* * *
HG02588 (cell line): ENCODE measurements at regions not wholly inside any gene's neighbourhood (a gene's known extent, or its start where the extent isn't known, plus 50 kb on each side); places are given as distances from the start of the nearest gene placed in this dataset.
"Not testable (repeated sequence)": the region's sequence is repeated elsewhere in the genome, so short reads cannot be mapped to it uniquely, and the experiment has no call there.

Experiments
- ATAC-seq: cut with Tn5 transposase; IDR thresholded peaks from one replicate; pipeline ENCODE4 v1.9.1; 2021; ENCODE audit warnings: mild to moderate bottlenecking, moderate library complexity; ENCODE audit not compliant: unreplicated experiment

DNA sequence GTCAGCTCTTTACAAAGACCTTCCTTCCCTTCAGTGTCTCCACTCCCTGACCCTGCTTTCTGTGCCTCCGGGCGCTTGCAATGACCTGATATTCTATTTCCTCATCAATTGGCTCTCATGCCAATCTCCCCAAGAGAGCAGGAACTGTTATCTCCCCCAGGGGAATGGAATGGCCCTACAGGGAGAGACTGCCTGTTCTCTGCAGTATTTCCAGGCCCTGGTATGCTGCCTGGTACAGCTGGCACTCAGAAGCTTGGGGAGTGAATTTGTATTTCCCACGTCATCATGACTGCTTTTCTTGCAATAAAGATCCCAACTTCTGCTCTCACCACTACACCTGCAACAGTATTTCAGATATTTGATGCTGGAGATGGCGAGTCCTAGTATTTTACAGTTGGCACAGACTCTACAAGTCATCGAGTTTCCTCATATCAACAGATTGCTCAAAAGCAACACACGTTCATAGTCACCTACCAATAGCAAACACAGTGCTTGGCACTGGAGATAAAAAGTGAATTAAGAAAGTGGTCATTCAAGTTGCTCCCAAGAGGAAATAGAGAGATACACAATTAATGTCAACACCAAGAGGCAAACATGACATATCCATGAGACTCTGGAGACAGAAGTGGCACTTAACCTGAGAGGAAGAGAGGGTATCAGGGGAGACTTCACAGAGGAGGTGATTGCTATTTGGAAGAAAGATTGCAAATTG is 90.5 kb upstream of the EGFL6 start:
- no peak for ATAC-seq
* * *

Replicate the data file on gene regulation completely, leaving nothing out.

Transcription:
HG02588 (cell line): ENCODE measurements at regions not wholly inside any gene's neighbourhood (a gene's known extent, or its start where the extent isn't known, plus 50 kb on each side); places are given as distances from the start of the nearest gene placed in this dataset.
"Not testable (repeated sequence)": the region's sequence is repeated elsewhere in the genome, so short reads cannot be mapped to it uniquely, and the experiment has no call there.

Experiments
- ATAC-seq: cut with Tn5 transposase; IDR thresholded peaks from one replicate; pipeline ENCODE4 v1.9.1; 2021; ENCODE audit warnings: mild to moderate bottlenecking, moderate library complexity; ENCODE audit not compliant: unreplicated experiment

DNA sequence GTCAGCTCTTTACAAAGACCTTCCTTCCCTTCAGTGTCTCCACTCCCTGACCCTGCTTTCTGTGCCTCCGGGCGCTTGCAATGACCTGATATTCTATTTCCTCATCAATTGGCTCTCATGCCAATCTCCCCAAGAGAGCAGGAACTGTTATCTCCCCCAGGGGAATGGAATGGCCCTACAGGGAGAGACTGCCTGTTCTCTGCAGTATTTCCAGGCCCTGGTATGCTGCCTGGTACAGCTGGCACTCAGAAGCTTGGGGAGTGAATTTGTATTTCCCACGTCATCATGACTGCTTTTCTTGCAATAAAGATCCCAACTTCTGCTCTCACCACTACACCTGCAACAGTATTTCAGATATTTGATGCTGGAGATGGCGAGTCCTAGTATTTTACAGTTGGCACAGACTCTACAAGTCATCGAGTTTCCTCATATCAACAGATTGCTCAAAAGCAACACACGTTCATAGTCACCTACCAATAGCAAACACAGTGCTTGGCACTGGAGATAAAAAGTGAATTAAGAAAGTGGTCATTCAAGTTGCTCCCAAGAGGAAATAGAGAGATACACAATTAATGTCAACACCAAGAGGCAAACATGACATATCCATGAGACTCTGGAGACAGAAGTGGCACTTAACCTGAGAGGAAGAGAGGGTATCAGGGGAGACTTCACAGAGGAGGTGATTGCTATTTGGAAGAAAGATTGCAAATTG is 90.5 kb upstream of the EGFL6 start:
- no peak for ATAC-seq